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Moderate Voices on the Sino-US Relationship

It’s probably fair to say that the relationship between Obama and Zhongnanhai has gotten off to an uneven start.  On one hand, we have presidential hatchet man treasury secretary Timothy Geithner’s provocative comments on revaluation of the yuan (can I say again, as somebody who gets paid in US dollars, easy does it boys), on the other is word that Secretary of State Hillary Clinton will break with tradition and visit Asia (including China) on her first trip overseas as America’s top diplomatic official.

Closer to home, as the US financial crisis washes up on Chinese shores, folks in the PRC are dealing with the fallout in different ways, some through forced optimism and wishful thinking, others finding the best medicine in gentle  barbs and jokes.

Moreover, after eight years of watching George W. Bush making a hash of democracy and America’s image abroad, President Obama, right out of the box, now presents an interesting and complex set of challenges for the world’s despots.  It is no secret that the Chinese leadership would have preferred four more years of George W. and for all the wrong reasons.

But rapprochement is a dish best served warm, and David Bandurski has collected and translated a couple of fascinating recent essays, part of a series spinning about on email and the internet of late: one from Chinese general Li Yazhou (刘亚洲) and the other from poet and writer Liu Shahe (流沙河).  I encourage everybody to visit David’s site for the full texts and relevant links, but I thought I might excerpt a couple of paragraphs I found particularly compelling.

The first from General Li is on the topic of “What makes America Scary”:

But the more you talk about it, what is it exactly that makes America so scary?

Personally, I think there are three things. First of all, America’s meritocratic system cannot be underestimated. Its leadership system, and its mechanisms of competitive election, are sufficient to ensure that policy makers come from the intellectual elite. The tragedy of China is that from the heights of the state to the lows of the individual work unit, in the vast majority of cases, those with ideas do not make decisions and those who make decisions have no ideas. If you have a decent head on your shoulders there is no place at the table for you. In America it is exactly the opposite — a pyramid structure sends the intellectual elite to the top.

And so, in the first place, Americans don’t make mistakes; second, they make few mistakes; and third, when they do make mistakes they can correct these quickly. [In China] we make mistakes in the first place; second, we make mistakes often; and third, when we make mistakes it is almost impossible to correct them. Using just one tiny little Taiwan, America has managed to hold China down for half a century . . . One Taiwan has transformed the climate of international politics in East Asia.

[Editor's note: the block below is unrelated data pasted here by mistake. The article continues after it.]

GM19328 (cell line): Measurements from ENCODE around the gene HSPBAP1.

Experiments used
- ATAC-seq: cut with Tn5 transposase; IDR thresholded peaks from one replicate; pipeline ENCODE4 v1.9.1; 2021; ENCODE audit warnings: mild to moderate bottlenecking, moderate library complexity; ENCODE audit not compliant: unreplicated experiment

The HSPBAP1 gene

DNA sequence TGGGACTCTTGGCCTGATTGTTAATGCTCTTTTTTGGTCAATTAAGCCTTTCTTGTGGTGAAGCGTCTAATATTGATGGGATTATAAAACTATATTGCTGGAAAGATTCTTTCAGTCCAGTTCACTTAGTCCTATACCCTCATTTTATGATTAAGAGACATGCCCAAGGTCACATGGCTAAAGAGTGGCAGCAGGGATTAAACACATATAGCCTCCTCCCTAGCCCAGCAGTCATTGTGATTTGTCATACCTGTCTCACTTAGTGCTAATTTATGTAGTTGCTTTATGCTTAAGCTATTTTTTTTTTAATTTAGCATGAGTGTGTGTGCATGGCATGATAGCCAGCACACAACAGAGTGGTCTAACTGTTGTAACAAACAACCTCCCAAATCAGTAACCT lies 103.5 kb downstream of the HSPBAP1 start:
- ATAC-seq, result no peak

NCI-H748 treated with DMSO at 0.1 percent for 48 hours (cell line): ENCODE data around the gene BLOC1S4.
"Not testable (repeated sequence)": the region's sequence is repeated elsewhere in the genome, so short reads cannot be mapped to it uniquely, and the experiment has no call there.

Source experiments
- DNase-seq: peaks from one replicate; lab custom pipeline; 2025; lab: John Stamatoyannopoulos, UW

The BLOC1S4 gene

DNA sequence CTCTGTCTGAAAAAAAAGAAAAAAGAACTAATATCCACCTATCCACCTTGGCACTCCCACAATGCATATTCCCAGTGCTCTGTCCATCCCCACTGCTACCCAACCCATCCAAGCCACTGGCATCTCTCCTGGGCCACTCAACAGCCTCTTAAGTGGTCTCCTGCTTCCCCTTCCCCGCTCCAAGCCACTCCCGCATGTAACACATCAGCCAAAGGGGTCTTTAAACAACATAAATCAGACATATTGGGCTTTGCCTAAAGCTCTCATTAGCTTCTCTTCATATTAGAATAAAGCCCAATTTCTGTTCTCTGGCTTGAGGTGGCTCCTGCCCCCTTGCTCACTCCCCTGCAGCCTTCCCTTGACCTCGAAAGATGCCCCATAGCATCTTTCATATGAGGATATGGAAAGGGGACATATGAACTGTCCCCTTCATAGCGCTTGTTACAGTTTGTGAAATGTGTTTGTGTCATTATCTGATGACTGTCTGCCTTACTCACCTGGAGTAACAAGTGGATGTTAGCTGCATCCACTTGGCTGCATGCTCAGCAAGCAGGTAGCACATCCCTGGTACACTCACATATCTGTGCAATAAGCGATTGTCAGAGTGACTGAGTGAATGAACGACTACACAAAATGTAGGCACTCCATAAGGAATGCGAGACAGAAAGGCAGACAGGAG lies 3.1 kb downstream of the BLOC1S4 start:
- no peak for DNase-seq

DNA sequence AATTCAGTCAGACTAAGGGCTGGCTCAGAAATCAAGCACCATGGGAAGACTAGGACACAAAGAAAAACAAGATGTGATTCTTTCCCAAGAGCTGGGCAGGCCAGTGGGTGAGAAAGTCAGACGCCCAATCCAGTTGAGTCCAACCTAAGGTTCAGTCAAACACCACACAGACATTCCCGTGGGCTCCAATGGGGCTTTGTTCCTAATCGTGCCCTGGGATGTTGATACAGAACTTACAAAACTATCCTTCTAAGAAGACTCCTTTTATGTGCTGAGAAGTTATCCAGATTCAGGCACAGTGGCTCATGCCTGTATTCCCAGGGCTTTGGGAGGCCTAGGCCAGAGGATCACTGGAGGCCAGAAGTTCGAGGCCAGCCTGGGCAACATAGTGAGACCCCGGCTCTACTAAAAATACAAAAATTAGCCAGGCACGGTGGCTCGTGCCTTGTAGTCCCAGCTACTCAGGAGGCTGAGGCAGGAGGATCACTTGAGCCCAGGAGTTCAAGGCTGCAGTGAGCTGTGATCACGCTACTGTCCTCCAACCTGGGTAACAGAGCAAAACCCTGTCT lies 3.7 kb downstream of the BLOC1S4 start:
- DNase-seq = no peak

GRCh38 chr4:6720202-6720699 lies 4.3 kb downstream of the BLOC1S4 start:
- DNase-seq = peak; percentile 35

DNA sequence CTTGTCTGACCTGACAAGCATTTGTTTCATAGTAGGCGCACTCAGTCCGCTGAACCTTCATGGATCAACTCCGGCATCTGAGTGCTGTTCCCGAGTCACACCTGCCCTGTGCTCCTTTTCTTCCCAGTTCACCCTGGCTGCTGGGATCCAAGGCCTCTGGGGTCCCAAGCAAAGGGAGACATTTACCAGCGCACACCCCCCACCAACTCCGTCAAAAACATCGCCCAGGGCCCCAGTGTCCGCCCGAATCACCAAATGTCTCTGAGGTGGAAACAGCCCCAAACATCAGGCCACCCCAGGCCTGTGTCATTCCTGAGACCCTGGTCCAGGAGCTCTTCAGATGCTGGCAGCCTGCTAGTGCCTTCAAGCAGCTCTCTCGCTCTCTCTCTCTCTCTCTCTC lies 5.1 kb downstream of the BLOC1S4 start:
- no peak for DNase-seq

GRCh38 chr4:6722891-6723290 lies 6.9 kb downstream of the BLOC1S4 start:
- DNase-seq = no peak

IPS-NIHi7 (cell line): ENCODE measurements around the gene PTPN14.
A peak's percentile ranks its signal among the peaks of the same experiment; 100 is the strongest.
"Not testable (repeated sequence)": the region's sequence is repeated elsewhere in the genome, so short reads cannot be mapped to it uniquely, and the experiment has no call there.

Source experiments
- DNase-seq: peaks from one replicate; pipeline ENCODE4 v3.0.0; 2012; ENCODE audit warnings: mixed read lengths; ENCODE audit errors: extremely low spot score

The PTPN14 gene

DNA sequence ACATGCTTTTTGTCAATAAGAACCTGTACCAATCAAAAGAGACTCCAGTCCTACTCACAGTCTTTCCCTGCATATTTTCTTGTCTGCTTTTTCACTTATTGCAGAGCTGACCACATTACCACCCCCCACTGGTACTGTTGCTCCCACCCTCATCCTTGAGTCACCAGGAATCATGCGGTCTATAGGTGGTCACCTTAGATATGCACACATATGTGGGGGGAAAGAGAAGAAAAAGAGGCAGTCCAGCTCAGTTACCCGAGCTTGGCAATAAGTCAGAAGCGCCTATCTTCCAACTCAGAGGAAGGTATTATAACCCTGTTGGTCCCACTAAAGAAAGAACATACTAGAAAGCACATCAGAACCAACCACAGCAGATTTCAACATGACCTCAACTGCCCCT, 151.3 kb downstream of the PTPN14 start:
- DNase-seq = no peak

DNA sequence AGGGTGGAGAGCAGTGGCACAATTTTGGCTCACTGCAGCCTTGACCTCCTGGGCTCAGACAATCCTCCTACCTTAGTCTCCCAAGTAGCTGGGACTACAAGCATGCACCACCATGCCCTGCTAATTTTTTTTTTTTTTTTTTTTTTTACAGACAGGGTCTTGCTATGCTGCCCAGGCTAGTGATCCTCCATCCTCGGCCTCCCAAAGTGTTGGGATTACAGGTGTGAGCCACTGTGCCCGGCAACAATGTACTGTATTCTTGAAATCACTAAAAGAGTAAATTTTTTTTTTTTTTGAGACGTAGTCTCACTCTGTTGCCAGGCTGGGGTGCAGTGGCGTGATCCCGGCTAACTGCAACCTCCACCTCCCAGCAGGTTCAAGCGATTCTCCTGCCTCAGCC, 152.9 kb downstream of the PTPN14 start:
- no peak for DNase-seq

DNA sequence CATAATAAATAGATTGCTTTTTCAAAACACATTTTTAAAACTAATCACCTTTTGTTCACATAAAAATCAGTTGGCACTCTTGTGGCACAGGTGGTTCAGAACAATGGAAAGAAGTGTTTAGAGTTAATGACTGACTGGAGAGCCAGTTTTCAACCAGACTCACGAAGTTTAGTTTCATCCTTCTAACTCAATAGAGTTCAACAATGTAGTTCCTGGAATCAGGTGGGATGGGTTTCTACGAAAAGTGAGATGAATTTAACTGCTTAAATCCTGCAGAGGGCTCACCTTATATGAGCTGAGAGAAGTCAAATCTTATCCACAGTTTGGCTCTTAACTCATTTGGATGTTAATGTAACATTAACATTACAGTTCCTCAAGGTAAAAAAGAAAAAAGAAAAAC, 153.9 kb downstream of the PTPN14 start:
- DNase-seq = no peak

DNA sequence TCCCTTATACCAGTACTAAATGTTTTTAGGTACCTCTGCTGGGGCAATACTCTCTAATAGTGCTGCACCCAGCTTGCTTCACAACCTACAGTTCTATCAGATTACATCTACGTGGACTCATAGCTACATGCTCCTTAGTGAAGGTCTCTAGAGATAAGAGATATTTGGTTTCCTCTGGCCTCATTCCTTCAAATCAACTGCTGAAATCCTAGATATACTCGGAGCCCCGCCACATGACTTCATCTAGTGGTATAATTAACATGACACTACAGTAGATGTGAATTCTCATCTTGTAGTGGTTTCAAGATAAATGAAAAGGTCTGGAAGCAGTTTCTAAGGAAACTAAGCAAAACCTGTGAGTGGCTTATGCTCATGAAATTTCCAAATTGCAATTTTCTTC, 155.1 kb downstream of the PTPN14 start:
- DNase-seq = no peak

It goes on from there and is worth a read in its entirety.

The second, by Liu Shahe, comes a bit closer to the purview of this blog.  In it, he discusses the American involvement in the invasion against the Boxers in 1900.   While the US role in the foreign imperialism of the 19th and 20th century in China is deplorable, and likely unforgiveable, Liu reminds us that it might be instructive to differentiate the actions of the Eight Allied Powers in the aftermath of the invasion and the Boxer Protocol.

My second story is also something I saw with my very own eyes. I want to tell everyone: Americans are our best friends. China’s greatest friends in the whole world are Americans. The year after the eight armies entered Beijing in 1900 [during the Boxer Rebellion], when eight nations received Boxer indemnities (庚子赔款), there was only one country that did not use this money for its own ends, and that was America. Later, through various channels, the money was given back. One of these channels was the Boxer Indemnity Overseas Study Program (庚款留学生). Another was the subsidizing of our universities. I want to let all of you know that during the war of resistance [against Japan] there was in Shanxi a so-called “Mingxian Academy” (铭贤学院) that was established in my neck of the woods. The school was connected to America’s Oberlin College, and Oberlin had a “Shanxi Fund” that was established by the U.S. government using Boxer Indemnities. The “Shanxi Fund” monies were used to support the Mingxian Academy, and this was the case from its founding in the 1930s onwards.